Teaching for Change, Supporters React to Limbaugh Slam

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The Teaching for Change Bookstore at Busboys and Poets in Washington, D.C., strives to feature titles reflecting the country’s population, including the 37 percent of Americans who are people of color, despite the fact that only 10 percent of books published in the past five years have been about people of color.

During a C-SPAN Book TV broadcast last week, Teaching for Change Executive Director Deborah Menkart discussed the need for diverse children’s books and noted that nearly 90 percent of the children’s titles sold by the store are about or by people of color. Rush Limbaugh’s Rush Revere books for children are not carried at the store because they don’t adhere to the store’s mission, she said.

The store announced in a post on its website this week that “Rush Limbaugh found out that Teaching for Change is trying to challenge this disparity and he is hopping mad.”

On Monday, Limbaugh offered his thoughts on the matter during a segment of his radio show, commenting, “This is exclusionary, it’s racist, it’s bigoted, and it’s the opposite of everything they claim to be. And it’s exactly what they accuse us of being. They claim that they’re tolerant. They claim they’re open-minded. They claim that they are colorblind and all that. They are the most bigoted, racist people.”

In response to Limbaugh’s outcry, Menkart said this week in a press release, “When we select the books we sell at our Teaching for Change bookstore in Busboys and Poets, our intent is to offer a selection that will help all children see themselves, recognize their peers, and craft their own future regardless of race.”

Following Limbaugh’s remarks, Teaching for Change was bombarded with calls and e-mails from his supporters, who expressed vicious and hateful comments about the store and its work.

However, on Teaching for Change’s Facebook post about the issue and on Twitter, customers and supporters sprang into action to defend the store and its contribution to literature in the community.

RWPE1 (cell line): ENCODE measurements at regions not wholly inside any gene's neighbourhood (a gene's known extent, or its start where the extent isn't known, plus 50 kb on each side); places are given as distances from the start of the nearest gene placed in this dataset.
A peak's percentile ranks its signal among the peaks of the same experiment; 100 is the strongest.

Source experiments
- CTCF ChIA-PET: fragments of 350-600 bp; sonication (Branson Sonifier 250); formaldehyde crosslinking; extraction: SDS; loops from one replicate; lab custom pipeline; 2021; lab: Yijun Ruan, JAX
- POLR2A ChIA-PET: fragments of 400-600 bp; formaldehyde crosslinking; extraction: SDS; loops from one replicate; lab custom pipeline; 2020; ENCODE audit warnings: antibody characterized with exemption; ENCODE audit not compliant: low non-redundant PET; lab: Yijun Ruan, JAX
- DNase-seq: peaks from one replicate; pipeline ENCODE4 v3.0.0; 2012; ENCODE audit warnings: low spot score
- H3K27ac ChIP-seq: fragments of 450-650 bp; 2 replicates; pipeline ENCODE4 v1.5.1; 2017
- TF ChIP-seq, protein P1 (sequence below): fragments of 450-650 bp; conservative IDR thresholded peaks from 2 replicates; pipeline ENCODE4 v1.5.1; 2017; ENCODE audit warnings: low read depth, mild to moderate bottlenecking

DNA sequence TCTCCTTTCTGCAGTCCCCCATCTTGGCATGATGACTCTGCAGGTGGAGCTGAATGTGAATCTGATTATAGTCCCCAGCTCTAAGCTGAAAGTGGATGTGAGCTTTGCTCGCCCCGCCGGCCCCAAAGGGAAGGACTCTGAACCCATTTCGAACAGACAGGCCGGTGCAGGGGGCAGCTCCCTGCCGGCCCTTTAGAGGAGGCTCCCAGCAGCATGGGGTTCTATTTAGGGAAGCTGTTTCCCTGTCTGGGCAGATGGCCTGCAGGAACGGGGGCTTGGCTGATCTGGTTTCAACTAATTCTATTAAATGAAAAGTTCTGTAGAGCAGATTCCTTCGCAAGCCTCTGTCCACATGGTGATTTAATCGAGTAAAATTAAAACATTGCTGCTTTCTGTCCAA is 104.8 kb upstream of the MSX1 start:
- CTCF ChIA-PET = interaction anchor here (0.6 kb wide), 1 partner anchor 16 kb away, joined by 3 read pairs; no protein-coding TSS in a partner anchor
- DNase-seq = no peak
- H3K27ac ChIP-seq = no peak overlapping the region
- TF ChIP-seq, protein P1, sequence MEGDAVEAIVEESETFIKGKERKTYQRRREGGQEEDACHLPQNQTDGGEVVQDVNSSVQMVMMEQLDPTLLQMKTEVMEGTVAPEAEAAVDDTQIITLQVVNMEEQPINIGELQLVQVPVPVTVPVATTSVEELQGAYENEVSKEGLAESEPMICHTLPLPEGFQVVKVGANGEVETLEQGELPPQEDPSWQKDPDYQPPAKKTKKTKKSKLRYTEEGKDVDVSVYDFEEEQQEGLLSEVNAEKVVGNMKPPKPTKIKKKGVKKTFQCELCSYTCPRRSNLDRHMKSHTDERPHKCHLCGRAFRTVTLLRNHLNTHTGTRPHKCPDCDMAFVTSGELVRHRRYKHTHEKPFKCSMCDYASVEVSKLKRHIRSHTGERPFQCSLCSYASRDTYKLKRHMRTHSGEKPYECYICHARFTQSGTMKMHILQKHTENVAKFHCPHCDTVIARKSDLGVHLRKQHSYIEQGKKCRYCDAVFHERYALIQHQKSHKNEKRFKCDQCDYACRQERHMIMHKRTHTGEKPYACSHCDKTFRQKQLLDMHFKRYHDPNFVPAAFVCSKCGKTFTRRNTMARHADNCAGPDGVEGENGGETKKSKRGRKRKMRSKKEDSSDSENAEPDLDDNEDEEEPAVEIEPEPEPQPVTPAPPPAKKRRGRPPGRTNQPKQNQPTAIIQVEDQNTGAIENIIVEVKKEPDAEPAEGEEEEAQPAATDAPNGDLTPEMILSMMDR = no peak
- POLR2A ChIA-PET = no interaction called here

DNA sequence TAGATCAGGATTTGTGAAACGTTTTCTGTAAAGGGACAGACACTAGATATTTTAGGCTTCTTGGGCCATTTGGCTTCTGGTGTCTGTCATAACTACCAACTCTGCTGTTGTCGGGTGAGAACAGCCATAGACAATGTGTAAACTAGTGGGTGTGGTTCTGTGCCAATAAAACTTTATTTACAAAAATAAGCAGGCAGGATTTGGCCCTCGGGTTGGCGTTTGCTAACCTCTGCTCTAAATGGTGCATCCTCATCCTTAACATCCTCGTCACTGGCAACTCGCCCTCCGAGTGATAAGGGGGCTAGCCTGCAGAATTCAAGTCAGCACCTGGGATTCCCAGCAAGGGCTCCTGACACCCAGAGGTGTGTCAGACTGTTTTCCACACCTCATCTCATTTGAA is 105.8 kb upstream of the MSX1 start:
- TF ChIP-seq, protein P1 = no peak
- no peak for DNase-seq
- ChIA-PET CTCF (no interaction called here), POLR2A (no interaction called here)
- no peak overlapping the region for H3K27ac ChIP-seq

“Please know that thinking people give no credence to anything that comes out of the mouth of that racist bully and his hateful acolytes. The work you are doing is powerful and life-changing, otherwise you wouldn't be targeted,” wrote one commenter. “I'm purchasing some books from your website right now and sharing this post to encourage others to do the same. Keep fighting!”

The organization has also been receiving e-mails and words of support from all across the country as well as from authors, said Teaching for Change Publications Director Don Allen.

In a Washington Post opinion blog on Wednesday, Alyssa Rosenberg argued against Limbaugh’s notion that Teaching for Change is a racist bookstore. “Not that Limbaugh knows this or cares about it, but Busboys and Poets is not exactly run like a Barnes and Noble, a big, publicly traded company,” said Rosenberg. “And when it comes to independent bookstores, staying viable may not just be a matter of stocking the books on the bestseller list.”

A local, neighborhood bookstore should be serving the needs of the people living nearby, said Rosenberg, and “for Busboys and Poets, that means selling books by minority authors and with minority subjects and main characters.”

The controversy comes in the throes of a campaign to promote more diverse books, which was the subject of discussion at May’s BookCon, where a panel on the #WeNeedDiverseBooks movement drew hundreds of attendees. “Authors, parents, librarians, teachers, and booksellers from across the country are exposing the invisibility of children of color in children’s books and demanding that publishers fill the gap,” Teaching for Change noted in its post.